Resurrect Parole For Federal Prisoners
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Nearly 30 years ago, The Sentencing Reform Act of 1984 (The Act) gave birth to the United States Sentencing Commission (USSC) as an independent agency of the Judicial branch. (Section 994(a) of title 28) The Act also abolished discretionary federal parole, consequently, greatly increasing the expected time a federal prisoner must serve in prison, which is, by far, the most dominating factor contributing to the federal prison population explosion, from 1987-2013. It's been a mass stockpiling of human beings that is soon to reach a quarter-million federal prisoners.
The rapid population growth of federal prisoners, as explained above, is quickly and positively undermining public confidence in the criminal justice system as a whole, if not promoting disrespect for it, particularly since the Sentencing Commission has from the start ignored the will of Congress concerning prison overcrowding as expressed in Section 994(g) of title 28.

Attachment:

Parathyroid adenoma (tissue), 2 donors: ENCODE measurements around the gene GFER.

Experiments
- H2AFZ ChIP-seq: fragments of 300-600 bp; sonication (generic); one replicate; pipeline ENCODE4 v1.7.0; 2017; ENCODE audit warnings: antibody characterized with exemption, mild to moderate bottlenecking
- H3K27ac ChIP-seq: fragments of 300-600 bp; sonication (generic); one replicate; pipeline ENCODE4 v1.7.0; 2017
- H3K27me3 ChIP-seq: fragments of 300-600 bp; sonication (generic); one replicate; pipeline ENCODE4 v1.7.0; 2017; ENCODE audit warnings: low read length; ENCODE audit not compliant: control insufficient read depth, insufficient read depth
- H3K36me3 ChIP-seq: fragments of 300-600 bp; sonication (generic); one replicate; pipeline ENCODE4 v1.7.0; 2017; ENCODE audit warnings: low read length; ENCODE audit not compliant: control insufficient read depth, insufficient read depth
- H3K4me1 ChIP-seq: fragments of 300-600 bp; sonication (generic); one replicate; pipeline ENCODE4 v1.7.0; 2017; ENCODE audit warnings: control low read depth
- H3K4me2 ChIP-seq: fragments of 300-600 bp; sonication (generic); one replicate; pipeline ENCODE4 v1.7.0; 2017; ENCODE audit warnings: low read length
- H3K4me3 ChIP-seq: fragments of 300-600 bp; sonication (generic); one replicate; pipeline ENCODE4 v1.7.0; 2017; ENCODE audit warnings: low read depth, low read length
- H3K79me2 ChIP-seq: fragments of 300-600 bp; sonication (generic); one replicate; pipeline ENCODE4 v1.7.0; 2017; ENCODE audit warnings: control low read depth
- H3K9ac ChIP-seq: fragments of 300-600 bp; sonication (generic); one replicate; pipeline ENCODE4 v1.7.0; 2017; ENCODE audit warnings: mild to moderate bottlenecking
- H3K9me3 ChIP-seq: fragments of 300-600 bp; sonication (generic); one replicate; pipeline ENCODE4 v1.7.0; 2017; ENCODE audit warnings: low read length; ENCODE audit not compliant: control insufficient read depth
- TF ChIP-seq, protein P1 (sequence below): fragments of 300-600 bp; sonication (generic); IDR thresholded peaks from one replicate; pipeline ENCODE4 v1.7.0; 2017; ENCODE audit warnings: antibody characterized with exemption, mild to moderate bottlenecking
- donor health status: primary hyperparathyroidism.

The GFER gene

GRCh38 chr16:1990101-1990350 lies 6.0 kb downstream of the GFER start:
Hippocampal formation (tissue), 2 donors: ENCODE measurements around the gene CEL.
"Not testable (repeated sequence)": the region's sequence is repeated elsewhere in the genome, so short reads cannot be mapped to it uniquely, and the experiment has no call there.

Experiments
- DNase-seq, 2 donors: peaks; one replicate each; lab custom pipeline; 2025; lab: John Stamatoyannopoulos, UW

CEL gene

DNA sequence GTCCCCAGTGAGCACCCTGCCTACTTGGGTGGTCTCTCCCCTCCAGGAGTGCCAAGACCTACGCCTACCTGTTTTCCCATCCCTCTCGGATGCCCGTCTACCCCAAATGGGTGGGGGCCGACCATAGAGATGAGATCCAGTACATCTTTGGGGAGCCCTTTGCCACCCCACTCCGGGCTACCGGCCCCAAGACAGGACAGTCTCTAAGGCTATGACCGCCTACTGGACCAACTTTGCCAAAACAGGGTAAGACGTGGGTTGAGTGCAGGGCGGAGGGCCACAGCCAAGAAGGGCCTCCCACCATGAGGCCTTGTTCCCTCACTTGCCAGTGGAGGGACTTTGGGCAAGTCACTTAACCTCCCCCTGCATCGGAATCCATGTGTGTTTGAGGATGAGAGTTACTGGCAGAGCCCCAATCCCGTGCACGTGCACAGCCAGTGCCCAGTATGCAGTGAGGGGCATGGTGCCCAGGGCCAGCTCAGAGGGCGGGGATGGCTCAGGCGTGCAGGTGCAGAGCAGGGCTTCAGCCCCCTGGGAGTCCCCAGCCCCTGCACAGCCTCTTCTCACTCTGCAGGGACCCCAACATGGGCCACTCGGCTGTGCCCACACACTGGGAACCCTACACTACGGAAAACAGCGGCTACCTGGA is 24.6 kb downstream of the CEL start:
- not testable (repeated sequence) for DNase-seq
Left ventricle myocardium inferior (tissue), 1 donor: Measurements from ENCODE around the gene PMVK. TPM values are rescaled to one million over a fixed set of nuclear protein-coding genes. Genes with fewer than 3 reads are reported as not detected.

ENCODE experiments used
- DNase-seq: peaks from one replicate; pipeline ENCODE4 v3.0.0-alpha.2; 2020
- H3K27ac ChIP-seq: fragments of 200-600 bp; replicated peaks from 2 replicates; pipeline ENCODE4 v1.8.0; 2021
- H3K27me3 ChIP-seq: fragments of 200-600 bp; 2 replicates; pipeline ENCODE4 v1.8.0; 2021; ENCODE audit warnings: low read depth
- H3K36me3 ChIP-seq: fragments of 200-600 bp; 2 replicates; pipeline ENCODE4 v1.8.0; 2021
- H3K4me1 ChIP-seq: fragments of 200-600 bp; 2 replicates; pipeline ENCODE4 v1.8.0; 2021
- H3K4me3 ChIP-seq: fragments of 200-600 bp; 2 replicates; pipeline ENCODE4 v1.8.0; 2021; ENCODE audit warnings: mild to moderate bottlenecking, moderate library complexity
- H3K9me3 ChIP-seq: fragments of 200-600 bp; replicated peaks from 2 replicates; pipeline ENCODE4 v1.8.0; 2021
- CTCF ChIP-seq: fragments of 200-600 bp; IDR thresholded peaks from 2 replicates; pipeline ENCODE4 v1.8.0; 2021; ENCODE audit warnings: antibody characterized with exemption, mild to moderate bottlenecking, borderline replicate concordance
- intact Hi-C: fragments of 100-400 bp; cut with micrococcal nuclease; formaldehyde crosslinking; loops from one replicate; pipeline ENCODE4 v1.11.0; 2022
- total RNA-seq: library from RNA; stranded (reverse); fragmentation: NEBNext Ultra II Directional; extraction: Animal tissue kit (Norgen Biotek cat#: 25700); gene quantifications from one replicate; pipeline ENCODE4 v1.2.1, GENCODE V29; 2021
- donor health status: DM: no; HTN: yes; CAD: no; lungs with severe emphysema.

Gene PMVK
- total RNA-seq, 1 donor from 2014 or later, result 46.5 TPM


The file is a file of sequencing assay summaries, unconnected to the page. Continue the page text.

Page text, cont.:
From it's inception, The Act has spawned the construction of dozens of federal prisons spanning from one end of the country to the other, at an average cost of 50-million dollars a piece to build.
Slightly modifying The Sentencing Reform Act of 1984 by restoring federal parole would easily save American taxpayers, and the government billions of dollars, reduce prison violence by offering prisoners the incentive of applying for parole with satisfactory conduct while incarcerated, and as U.S. Attorney General Eric Holder Jr. seeks...to reduce the monstrous prison overcrowding calamity that The Act brought into existence as a result of mid-'80's policy decisions. Policies that have never evolved with the passage of time.
Seeing that the U.S. Sentencing Commission is the direct offspring of The Sentencing Reform Act of 1984, which is the out-of-control defiant child of Congress, it is only Congress that can control it and rectify the glaring error of its ways.
There is no better time than the present time to resurrect parole for the 219, 200 and growing number of federal prisoners.
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